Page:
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Why do we need Ngā Tikanga Paihere?

Ngā Tikanga Paihere supports ethical data practice and research by ensuring that practitioners meaningfully involve the community of focus, are transparent about how data is being used, think about the positive and negative consequences on communities, and meet both of the data-related obligations of Te Tiriti o Waitangi and human rights considerations.

Meaningful community participation

Ethical research and data practice is defined by safe, responsible, and respectful community participation at all times. 

Research without participation

For a long time, the voice of Māori were left out of research and data practice that focused on their communities. As a result, those communities, and the country, have suffered.

That is, non-Māori researchers often live temporarily in Māori communities, complete their research, and then leave to analyse and prepare their findings without community involvement. As a result, the research often lacked important cultural information, the communities involved felt powerless to influence the stories being used to make decisions about them, and most importantly, the research failed to improve Māori health outcomes. 

The days of research on Māori communities, without meaningful Māori participation, are over.

Ensuring Māori participation in research

We have learnt. If research using data wishes to contribute toward real and improved outcomes for Māori, then it must have a strong level of Māori participation. As such, researchers must now go through institutional processes where committees assess proposals for research ethics and Māori consultation requirements.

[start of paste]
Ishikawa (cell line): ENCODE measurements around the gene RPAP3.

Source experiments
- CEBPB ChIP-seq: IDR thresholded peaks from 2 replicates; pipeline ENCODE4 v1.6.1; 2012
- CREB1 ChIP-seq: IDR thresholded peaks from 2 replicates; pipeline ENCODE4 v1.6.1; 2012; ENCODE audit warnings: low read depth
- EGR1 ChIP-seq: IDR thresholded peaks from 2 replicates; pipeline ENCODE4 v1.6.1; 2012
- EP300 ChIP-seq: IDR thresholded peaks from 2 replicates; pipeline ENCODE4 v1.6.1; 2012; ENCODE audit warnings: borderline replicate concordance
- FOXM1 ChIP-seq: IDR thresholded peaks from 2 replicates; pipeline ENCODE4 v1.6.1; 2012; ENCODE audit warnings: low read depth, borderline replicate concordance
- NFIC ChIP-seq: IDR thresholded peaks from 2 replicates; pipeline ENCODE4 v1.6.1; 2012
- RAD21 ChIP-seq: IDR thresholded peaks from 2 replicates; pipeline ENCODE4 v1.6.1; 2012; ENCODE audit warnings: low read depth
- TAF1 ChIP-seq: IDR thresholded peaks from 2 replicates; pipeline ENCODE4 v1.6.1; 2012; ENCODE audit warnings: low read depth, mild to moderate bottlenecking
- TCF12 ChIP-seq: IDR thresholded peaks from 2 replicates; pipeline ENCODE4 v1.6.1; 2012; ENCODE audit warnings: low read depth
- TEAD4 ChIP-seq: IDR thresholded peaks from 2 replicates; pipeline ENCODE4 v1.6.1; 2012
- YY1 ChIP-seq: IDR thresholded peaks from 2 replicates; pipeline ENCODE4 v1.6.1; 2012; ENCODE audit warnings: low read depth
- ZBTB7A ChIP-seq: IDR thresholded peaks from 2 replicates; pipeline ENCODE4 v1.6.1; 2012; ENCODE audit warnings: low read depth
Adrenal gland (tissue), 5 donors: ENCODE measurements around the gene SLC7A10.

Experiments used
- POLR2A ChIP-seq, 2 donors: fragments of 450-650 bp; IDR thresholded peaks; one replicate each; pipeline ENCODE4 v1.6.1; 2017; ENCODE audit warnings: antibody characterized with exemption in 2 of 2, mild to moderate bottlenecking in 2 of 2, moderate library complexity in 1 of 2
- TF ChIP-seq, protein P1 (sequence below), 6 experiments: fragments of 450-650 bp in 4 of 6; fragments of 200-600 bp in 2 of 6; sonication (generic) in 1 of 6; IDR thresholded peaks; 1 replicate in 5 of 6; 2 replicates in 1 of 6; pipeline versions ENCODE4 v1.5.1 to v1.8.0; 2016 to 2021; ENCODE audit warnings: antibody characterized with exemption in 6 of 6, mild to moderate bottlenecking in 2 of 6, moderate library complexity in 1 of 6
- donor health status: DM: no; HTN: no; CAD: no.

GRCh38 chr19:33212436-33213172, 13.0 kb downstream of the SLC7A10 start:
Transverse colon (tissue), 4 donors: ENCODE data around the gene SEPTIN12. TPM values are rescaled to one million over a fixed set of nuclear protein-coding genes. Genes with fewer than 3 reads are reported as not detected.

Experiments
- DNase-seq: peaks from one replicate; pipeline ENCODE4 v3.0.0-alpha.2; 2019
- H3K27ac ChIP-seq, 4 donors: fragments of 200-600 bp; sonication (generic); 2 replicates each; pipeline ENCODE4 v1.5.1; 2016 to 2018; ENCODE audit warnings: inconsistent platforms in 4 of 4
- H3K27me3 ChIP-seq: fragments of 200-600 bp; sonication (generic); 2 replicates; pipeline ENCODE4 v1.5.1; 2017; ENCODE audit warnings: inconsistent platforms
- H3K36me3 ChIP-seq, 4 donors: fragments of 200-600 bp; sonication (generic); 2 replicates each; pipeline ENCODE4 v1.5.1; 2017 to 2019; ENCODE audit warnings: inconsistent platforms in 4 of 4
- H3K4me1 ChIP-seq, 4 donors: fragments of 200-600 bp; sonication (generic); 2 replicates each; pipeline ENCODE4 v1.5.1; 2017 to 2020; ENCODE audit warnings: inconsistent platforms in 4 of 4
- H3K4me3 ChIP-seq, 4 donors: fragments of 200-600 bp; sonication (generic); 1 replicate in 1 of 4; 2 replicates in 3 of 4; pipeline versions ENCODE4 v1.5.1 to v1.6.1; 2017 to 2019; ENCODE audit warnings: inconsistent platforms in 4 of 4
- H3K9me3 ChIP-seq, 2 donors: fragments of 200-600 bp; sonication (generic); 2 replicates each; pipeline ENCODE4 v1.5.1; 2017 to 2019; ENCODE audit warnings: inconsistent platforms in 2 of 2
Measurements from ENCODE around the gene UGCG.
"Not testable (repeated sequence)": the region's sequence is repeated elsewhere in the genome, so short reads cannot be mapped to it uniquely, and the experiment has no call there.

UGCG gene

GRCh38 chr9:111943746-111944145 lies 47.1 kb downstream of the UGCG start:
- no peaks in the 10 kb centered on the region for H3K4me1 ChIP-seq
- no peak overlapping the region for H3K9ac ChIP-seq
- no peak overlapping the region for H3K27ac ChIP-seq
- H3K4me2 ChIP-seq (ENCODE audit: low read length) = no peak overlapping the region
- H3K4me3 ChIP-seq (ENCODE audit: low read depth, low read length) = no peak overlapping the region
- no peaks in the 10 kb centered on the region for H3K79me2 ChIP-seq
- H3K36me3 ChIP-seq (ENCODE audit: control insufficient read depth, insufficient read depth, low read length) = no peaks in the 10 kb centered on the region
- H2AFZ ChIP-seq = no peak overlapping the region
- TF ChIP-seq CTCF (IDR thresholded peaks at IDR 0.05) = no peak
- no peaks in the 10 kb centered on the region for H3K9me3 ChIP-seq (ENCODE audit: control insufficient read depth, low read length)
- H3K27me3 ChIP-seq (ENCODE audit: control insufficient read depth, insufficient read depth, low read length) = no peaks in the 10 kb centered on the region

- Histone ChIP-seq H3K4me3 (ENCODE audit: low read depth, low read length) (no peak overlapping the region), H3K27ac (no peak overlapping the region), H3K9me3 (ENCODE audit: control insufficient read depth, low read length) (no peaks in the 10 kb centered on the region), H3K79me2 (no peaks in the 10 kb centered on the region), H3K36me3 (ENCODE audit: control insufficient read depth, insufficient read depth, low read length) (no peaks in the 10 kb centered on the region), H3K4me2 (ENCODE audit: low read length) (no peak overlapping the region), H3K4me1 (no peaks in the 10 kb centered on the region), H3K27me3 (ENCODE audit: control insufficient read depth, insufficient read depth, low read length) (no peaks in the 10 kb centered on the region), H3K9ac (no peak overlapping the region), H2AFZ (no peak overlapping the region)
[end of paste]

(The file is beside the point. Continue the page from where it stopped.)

In fact, we have become increasingly delighted to see that many research projects today reflect tikanga principles, particularly when research focuses on whānau (family), hapū (clan, localised tribe), iwi (wider tribal entity), communities, and individuals, and their ways of life.

Ngā Tikanga Paihere was designed to help researchers understand tikanga principles and make this possible. 

Te Tiriti o Waitangi

The tikanga principles work particularly well to safeguard and protect the relationships researchers form with participants and their communities. This approach to research is not only guided by tikanga, but by kaupapa Māori (Māori values and social practices) and Te Tiriti o Waitangi/Treaty of Waitangi principles.

Importantly, these are not new ideas – many forms of research reflect tikanga and Te Tiriti/Treaty based principles, and more forms are likely to emerge in the future.

Human rights considerations

As well as addressing the obligations of Te Tiriti, Ngā Tikanga Paihere includes the human rights considerations, described in The Human Rights Act 1993 by the Human Rights Commission, alongside the tikanga principles. The Human Rights Act 1993 protects the human rights of all people of Aotearoa NZ.

The Human Rights Commission
The Human Rights Act 1993

The Human Rights Commission recognises and actively promotes a better understanding of the human rights dimensions of Te Tiriti o Waitangi and its relationship with domestic and international human rights law.

The Human Rights Act 1993 protects an individual’s right to freedom from discrimination, ensuring that individuals can complain if they feel these rights have been breached.

This is relevant, as in the context of collecting big data and applying algorithms to inform social policy, there is a risk that individuals may be discriminated against. Furthermore, by their very nature, predictive risk modelling, data mining, and other big data or algorithm-based approaches use personal information in a way that raises questions about individual privacy and human rights.

Again, Ngā Tikanga Paihere, similar to the 5 Safes Framework, is designed to help researchers protect the safety of personal information, think through possibility for discrimination, think about the effect of their research on the people it looks to understand, and ensure outputs remain confidential.  

5 Safes Framework

The government has also created other operational and procedural safeguards in social sector agencies to protect against the risk of human right's breaches. For instance, the Privacy, Human Rights and Ethics Framework (from the Ministry of Social Development) and the Data Protection and Use Policy (from the Social Wellbeing Agency).

Privacy, Human Rights and Ethics Framework
Data Protection and Use Policy

Contact us

If you’d like more information, have a question, or want to provide feedback, email datalead@stats.govt.nz.

Content last reviewed 23 November 2020.

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